“There, you’ve said an interesting thing,” laughed Faber, “without having read it!”

“Are things like that in books. But it came off the top of my mind!”

“All the better. You didn’t fancy it up for me or anyone, even yourself.”

Montag leaned forward. “This afternoon I thought that if it turned out that books were worth while, we might get a press and print some extra copies–”

” We?”

“You and I”

“Oh, no ! ” Faber sat up.

“But let me tell you my plan—”

“If you insist on telling me, I must ask you to leave.”

“But aren’t you interested?”

“Not if you start talking the sort of talk that might get me burnt for my trouble. The only way I could possibly listen to you would be if somehow the fireman structure itself could be burnt. Now if you suggest that we print extra books and arrange to have them hidden in firemen’s houses all over the country, so that seeds of suspicion would be sown among these arsonists, bravo, I’d say!”

“Plant the books, turn in an alarm, and see the firemen’s houses bum, is that what you mean?”

Faber raised his brows and looked at Montag as if he were seeing a new man. “I was joking.”

“If you thought it would be a plan worth trying, I’d have to take your word it would help.”

“You can’t guarantee things like that! After all, when we had all the books we needed, we still insisted on finding the highest cliff to jump off. But we do need a breather. We do need knowledge. And perhaps in a thousand years we might pick smaller cliffs to jump off. The books are to remind us what asses and fools we are. They’re Caesar’s praetorian guard, whispering as the parade roars down the avenue, `Remember, Caesar, thou art mortal.’ Most of us can’t rush around, talking to everyone, know all the cities of the world, we haven’t time, money or that many friends. The things you’re looking for, Montag, are in the world, but the only way the average chap will ever see ninety-nine per cent of them is in a book. Don’t ask for guarantees. And don’t look to be saved in any one thing, person, machine, or library. Do your own bit of saving, and if you drown, at least die knowing you were headed for shore.”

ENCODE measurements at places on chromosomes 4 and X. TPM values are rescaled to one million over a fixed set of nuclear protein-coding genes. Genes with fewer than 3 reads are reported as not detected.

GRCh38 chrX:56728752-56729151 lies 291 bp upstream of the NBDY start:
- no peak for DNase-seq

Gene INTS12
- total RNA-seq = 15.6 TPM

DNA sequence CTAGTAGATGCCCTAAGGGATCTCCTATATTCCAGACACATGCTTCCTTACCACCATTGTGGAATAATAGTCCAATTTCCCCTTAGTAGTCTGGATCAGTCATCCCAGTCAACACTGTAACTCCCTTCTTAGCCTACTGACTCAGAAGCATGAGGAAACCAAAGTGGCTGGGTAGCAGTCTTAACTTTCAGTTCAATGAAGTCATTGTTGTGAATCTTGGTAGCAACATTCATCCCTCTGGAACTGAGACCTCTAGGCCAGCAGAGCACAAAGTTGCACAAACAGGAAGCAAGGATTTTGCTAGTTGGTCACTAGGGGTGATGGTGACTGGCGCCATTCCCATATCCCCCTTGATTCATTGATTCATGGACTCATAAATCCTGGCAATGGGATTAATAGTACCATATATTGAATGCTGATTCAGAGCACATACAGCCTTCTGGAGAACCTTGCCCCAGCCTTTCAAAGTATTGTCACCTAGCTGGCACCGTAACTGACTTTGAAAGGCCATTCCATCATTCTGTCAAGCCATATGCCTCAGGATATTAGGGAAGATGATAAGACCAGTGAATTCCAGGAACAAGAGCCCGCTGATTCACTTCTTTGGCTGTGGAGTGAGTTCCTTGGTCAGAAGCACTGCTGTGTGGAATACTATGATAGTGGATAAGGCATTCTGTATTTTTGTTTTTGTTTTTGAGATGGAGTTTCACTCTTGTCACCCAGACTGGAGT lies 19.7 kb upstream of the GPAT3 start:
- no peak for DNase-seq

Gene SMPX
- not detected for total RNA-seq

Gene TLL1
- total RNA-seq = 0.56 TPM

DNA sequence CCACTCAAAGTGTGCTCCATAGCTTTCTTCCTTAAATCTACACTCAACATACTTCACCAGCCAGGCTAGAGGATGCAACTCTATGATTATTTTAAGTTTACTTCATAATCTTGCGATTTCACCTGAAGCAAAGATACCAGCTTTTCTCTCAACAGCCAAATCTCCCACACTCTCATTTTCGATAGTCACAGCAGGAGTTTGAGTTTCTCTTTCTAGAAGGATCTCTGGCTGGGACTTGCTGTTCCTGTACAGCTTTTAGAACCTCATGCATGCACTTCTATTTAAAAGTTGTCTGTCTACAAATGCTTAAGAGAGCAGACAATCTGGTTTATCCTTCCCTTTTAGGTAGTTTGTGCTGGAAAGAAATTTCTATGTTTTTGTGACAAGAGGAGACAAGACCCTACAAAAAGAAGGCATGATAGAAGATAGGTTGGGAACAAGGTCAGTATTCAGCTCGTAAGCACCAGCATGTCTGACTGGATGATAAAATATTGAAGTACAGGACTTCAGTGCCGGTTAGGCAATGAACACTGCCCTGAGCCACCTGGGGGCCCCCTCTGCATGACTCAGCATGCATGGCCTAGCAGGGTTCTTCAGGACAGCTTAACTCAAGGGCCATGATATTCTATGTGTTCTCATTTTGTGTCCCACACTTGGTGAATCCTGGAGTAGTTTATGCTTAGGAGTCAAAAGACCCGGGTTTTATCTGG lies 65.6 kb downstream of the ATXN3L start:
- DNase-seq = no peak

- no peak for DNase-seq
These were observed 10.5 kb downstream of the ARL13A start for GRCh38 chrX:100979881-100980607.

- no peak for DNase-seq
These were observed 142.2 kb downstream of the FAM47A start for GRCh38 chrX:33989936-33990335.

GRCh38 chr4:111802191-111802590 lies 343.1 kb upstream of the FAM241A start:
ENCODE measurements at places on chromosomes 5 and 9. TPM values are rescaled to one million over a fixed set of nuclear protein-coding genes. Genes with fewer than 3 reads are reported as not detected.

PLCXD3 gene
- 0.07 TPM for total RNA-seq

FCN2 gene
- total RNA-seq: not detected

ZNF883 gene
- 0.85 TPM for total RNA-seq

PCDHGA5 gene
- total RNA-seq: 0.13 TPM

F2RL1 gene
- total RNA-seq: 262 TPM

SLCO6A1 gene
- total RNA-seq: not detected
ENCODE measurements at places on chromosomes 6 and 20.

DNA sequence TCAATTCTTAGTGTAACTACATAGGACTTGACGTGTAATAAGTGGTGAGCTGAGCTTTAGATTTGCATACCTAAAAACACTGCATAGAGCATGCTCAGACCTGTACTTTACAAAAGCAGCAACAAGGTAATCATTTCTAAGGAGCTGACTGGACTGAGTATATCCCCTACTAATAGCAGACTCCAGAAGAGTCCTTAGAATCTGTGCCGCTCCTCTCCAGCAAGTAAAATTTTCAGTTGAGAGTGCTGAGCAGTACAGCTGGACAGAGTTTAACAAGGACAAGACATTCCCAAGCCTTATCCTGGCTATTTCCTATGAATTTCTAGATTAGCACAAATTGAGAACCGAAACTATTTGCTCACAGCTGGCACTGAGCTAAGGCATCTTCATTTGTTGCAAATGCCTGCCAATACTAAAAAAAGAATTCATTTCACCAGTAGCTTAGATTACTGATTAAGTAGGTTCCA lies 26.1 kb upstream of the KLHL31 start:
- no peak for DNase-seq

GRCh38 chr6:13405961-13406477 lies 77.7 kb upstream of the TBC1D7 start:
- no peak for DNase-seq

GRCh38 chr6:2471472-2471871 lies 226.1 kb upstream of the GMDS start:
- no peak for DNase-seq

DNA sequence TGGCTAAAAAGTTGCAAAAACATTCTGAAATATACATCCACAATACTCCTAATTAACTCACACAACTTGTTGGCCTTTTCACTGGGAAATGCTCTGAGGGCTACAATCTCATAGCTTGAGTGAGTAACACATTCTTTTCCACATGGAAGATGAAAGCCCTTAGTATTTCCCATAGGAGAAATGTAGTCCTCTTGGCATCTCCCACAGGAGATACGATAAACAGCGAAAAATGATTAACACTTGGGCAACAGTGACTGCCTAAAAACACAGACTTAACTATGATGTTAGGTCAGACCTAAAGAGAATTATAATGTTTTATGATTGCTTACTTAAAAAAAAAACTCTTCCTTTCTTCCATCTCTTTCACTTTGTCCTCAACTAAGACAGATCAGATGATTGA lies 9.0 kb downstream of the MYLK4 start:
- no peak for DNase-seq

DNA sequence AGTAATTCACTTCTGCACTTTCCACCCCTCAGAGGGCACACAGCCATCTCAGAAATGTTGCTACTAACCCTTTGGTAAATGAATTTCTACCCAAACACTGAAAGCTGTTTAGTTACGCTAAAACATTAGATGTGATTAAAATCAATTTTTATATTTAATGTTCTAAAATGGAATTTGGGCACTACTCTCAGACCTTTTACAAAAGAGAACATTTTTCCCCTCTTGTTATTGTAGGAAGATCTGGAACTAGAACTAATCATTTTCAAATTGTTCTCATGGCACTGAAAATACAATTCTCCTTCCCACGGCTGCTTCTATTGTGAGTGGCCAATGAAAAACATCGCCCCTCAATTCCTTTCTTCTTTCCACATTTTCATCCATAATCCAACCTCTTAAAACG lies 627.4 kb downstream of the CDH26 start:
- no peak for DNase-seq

Faber got up and began to pace the room.

“Well?” asked Montag.

“You’re absolutely serious?”


“It’s an insidious plan, if I do say so myself.” Faber glanced nervously at his bedroom door. “To see the firehouses burn across the land, destroyed as hotbeds of treason.

The salamander devours his tail! Ho, God! ”

“I’ve a list of firemen’s residences everywhere. With some sort of underground ”

“Can’t trust people, that’s the dirty part. You and I and who else will set the fires?”

“Aren’t there professors like yourself, former writers, historians, linguists . . .?”

“Dead or ancient.”

“The older the better; they’ll go unnoticed. You know dozens, admit it ! ”

“Oh, there are many actors alone who haven’t acted Pirandello or Shaw or Shakespeare for years because their plays are too aware of the world. We could use their anger. And we could use the honest rage of those historians who haven’t written a line for forty years. True, we might form classes in thinking and reading.”

“Yes! ”

“But that would just nibble the edges. The whole culture’s shot through. The skeleton needs melting and re-shaping. Good God, it isn’t as simple as just picking up a book you laid down half a century ago. Remember, the firemen are rarely necessary. The public itself stopped reading of its own accord. You firemen provide a circus now and then at which buildings are set off and crowds gather for the pretty blaze, but it’s a small sideshow indeed, and hardly necessary to keep things in line. So few want to be rebels any more. And out of those few, most, like myself, scare easily. Can you dance faster than the White Clown, shout louder than `Mr. Gimmick’ and the parlour

`families’? If you can, you’ll win your way, Montag. In any event, you’re a fool. People are having fun”

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Categories: Bradbury, Ray